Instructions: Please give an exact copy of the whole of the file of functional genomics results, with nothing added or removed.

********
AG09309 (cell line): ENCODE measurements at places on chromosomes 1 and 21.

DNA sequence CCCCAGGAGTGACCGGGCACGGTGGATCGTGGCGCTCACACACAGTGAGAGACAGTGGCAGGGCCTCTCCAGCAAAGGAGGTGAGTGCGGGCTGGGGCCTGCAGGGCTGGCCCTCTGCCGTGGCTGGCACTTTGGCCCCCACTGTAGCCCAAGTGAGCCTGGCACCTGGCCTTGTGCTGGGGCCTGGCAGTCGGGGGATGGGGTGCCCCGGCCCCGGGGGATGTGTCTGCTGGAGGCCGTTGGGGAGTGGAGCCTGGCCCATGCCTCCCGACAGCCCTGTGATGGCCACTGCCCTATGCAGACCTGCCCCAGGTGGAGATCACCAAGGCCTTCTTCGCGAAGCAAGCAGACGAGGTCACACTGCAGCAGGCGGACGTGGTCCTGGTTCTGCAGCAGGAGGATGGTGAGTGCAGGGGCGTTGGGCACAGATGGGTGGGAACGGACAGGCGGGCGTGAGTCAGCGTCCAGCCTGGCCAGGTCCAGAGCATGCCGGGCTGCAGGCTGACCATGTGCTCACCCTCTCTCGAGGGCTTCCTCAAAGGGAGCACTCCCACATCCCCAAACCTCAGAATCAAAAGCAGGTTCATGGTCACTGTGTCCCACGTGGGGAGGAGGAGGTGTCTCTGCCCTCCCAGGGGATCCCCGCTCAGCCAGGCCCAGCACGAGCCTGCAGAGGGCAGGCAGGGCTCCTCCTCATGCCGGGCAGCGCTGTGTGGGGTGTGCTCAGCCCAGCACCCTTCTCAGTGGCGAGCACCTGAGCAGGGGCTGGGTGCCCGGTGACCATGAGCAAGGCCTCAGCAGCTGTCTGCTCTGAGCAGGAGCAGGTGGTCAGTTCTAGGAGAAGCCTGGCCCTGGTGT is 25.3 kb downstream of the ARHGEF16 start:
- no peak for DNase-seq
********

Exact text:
AG09309 (cell line): ENCODE measurements at places on chromosomes 1 and 21.

DNA sequence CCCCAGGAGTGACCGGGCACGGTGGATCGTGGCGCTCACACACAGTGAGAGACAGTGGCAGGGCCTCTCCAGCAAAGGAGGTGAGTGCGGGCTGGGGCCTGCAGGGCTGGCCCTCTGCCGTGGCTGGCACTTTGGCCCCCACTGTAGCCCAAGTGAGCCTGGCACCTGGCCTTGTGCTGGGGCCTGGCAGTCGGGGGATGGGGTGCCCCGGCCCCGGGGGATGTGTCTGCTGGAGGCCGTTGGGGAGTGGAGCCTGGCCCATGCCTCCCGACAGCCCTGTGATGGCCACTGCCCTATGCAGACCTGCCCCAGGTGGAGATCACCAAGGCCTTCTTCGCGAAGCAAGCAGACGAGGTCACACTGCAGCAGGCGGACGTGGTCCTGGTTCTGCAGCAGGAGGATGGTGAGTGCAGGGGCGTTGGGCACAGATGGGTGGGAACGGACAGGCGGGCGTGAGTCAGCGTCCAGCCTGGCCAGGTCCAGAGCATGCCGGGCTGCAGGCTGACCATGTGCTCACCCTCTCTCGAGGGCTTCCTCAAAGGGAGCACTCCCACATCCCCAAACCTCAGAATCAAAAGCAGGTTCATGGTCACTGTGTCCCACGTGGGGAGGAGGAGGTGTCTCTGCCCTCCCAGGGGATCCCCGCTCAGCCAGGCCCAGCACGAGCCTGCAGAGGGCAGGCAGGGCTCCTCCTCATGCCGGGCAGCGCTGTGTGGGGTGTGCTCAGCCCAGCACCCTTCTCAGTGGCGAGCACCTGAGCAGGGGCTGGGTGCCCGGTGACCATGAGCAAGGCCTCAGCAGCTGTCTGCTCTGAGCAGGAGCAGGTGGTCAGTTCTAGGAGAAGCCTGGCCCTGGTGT is 25.3 kb downstream of the ARHGEF16 start:
- no peak for DNase-seq